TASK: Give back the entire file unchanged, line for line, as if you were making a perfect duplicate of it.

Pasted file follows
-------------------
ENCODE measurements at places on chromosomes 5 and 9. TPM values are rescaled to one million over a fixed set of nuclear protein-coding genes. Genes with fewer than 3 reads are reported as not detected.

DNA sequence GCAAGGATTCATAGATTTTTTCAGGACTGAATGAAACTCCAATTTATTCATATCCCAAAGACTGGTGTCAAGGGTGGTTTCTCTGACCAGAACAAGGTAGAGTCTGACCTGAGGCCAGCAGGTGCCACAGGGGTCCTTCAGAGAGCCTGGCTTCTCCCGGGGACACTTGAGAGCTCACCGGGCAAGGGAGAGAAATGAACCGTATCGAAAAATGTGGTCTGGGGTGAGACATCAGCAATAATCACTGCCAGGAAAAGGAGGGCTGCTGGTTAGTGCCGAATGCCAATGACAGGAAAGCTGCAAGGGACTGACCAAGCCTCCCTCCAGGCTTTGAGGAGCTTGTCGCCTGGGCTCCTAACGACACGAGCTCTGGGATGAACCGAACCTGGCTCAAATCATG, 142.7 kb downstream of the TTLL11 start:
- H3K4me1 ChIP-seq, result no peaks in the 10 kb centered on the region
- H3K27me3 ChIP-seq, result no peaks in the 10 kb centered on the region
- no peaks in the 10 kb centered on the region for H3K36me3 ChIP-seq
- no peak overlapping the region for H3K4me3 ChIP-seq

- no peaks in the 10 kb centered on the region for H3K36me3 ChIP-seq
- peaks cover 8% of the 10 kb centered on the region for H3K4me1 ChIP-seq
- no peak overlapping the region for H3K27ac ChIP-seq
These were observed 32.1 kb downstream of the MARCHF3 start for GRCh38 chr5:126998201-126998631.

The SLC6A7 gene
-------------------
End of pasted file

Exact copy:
ENCODE measurements at places on chromosomes 5 and 9. TPM values are rescaled to one million over a fixed set of nuclear protein-coding genes. Genes with fewer than 3 reads are reported as not detected.

DNA sequence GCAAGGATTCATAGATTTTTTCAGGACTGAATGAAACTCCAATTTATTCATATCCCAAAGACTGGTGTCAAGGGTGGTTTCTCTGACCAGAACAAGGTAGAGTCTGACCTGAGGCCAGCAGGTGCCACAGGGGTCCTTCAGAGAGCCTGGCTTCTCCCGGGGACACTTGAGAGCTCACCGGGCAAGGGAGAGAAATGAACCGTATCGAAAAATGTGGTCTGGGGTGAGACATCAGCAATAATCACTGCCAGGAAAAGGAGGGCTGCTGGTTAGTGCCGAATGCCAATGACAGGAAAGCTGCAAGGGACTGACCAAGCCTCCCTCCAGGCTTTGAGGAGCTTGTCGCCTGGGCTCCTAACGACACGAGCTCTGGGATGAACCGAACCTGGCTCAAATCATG, 142.7 kb downstream of the TTLL11 start:
- H3K4me1 ChIP-seq, result no peaks in the 10 kb centered on the region
- H3K27me3 ChIP-seq, result no peaks in the 10 kb centered on the region
- no peaks in the 10 kb centered on the region for H3K36me3 ChIP-seq
- no peak overlapping the region for H3K4me3 ChIP-seq

- no peaks in the 10 kb centered on the region for H3K36me3 ChIP-seq
- peaks cover 8% of the 10 kb centered on the region for H3K4me1 ChIP-seq
- no peak overlapping the region for H3K27ac ChIP-seq
These were observed 32.1 kb downstream of the MARCHF3 start for GRCh38 chr5:126998201-126998631.

The SLC6A7 gene